Pointing at the bulletin letter's date (link) at left will display it's title.
February 17, 2008
For most Catholics, Lent is a word that is simultaneously a positive and a negative. On the one hand we think of Lent as a time when we have to sacrifice, ( perceived negative), but on the other hand we think of Lent as a time of renewal and a time when we can deepen our relationship with God. If we could only bring the two powers together and learn to re-focus our energies, life would be perfect. Well, perhaps there is still hope for us in this area.
First we must make sure we are all on the same page. We must all realize that Lent is not simply a time of sacrifice for sacrifice sake, i.e. the giving up of coffee, candy, or whatever carries us through the daily grind. Lent is a time when we want to turn ourselves around. We want to turn away from our “failings” of the year and come back home to the God that loves us. This is usually easier said than done. Although our intentions are good, our habits are a strong deterrent. But, perhaps, all is not lost. Perhaps we can look at things from a different point of view and save this relationship we so desperately need with God.
Secondly we must come to terms with the fact that we live in the real world and this will not change. We are harried and stressed often bordering on the precipice of faltering. How often do we feel like shouting: “Stop the world, I want to get off.” Well, the world will not come to a screeching halt and we are not about to “get off” at least not in any simple way. We have families to support, our jobs to contend with, a culture that does not support a spiritual journey and many, O, so many, financial woes.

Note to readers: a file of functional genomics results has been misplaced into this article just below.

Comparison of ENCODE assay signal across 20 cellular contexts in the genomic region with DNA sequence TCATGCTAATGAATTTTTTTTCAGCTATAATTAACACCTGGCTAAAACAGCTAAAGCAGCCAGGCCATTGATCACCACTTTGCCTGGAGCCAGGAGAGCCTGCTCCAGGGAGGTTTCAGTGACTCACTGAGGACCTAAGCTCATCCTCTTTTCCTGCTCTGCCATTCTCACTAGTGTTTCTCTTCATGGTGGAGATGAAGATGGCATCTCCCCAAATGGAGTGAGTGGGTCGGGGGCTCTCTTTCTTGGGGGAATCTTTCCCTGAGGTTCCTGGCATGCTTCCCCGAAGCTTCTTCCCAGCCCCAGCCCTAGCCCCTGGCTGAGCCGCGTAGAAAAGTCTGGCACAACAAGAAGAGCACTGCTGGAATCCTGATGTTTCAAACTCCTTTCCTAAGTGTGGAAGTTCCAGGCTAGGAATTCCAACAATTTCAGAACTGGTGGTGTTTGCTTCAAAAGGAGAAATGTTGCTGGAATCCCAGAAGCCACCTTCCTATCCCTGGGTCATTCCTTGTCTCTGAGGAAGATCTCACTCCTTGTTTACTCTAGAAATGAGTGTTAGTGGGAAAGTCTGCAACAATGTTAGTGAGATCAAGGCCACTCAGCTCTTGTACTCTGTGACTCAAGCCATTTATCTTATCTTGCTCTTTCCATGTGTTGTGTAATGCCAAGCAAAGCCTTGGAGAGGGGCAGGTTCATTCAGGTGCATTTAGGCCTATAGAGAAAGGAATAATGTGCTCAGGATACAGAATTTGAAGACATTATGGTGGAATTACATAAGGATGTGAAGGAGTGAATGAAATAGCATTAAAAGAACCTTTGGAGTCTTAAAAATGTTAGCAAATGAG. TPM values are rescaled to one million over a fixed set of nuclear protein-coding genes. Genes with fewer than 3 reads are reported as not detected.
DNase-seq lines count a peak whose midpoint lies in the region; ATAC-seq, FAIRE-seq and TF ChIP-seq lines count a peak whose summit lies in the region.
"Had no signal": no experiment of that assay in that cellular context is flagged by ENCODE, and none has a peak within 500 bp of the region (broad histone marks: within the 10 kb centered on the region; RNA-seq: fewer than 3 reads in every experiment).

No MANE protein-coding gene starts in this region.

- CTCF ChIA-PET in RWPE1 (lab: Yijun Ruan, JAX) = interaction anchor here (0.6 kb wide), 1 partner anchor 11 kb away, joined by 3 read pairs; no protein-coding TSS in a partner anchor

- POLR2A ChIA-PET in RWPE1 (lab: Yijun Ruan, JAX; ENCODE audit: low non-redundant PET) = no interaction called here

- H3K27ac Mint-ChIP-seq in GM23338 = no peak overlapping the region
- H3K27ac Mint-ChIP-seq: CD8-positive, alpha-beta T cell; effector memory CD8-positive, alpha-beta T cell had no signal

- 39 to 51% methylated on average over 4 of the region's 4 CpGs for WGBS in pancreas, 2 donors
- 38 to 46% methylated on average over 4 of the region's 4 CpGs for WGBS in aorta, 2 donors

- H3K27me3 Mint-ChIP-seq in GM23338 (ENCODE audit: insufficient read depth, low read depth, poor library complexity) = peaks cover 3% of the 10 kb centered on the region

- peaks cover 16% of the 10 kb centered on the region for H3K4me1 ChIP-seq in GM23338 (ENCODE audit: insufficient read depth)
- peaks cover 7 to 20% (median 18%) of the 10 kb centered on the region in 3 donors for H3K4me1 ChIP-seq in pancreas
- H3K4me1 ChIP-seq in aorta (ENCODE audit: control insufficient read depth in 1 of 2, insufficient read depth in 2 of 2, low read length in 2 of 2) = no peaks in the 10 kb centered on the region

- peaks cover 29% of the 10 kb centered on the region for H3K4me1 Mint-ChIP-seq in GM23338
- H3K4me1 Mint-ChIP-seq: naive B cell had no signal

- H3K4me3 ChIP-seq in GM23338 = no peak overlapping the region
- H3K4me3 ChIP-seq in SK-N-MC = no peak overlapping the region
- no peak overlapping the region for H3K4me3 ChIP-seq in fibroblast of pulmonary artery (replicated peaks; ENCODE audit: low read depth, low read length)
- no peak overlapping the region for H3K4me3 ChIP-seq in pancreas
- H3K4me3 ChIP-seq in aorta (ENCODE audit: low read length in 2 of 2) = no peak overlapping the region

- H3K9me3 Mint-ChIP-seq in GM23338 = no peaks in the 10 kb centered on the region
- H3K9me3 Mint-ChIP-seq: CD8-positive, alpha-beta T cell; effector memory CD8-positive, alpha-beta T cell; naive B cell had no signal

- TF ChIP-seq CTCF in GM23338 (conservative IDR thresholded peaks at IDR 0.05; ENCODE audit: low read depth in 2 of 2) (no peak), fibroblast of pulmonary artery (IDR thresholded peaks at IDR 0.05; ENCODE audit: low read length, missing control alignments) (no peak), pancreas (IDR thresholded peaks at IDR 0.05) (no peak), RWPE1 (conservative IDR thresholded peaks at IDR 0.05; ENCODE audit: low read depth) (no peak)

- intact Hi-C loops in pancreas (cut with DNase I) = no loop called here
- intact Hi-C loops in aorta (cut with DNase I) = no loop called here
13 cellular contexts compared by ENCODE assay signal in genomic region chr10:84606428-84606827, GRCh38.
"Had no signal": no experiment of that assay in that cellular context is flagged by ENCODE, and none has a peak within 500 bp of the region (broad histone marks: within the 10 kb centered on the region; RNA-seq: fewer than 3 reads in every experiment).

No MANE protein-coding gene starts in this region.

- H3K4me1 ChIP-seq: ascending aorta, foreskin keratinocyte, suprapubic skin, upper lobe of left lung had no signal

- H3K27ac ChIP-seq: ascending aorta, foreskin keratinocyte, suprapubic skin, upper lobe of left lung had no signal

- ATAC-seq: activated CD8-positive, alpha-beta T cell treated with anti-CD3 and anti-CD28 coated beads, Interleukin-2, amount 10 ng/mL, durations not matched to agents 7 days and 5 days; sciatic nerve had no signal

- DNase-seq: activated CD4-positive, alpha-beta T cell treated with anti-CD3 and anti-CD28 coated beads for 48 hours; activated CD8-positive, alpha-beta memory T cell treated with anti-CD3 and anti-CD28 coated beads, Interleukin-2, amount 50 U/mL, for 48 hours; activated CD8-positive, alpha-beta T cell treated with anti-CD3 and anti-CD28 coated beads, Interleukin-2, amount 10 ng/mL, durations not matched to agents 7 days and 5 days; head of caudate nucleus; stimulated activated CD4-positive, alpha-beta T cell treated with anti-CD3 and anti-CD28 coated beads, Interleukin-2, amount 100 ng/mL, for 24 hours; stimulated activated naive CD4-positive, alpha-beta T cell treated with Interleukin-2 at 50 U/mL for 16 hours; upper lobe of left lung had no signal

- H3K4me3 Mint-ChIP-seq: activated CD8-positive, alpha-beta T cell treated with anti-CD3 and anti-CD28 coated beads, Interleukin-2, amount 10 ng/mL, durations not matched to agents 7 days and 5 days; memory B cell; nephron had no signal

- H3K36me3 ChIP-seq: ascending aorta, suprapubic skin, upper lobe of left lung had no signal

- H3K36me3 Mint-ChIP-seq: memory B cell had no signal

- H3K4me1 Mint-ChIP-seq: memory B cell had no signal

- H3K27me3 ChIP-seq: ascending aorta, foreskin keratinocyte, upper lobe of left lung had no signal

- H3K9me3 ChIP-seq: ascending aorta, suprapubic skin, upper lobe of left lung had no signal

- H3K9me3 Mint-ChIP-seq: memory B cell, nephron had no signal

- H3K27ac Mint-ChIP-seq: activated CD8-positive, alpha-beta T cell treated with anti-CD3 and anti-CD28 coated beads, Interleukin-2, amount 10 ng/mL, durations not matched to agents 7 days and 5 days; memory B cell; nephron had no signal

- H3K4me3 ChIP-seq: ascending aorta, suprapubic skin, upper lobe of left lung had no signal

What is one to do? Perhaps it would be good if we could come to the conclusion that we must do something. Then, we must realize that the process will be a slow one. Slow is not bad for our journey. But where are we to start? We can begin with making choices that will slow us down. We do not have to quit our jobs or leave for the desert and forsake our families. We can, however choose a good book to read before going to bed in the evening. Reading for 15 or 20 minutes calms us down all the while serving as food for the soul. We must choose a book that will help to slow us down. There are many good books that are both interesting to read and also serve as food for the soul. Browsing the shelves of any good book store in the spiritual shelves will help you make a good decision.
If you are not interested in reading, you may want to think of something else that will slow you down. Perhaps taking a walk (on a nice day), especially in the woods or in a place that helps us see the beauty and grandeur of God. Although gas is a bit expensive, taking a leisurely ride through the back roads of our lovely towns can help us to calm us down and appreciate the gifts God has given us. Of course, prayer is never a bad idea. Taking a few minutes in the morning or in the evening to be alone with the God that loves us can work wonders for our stress level.
You may think that the above ideas are not your typical ways of “doing Lent” but if you think about it for a few minutes, is giving up that candy or coffee any better? If so, feel free to continue what works for you. The main thing is to come back to a place that is with God.
Lorette P. Nault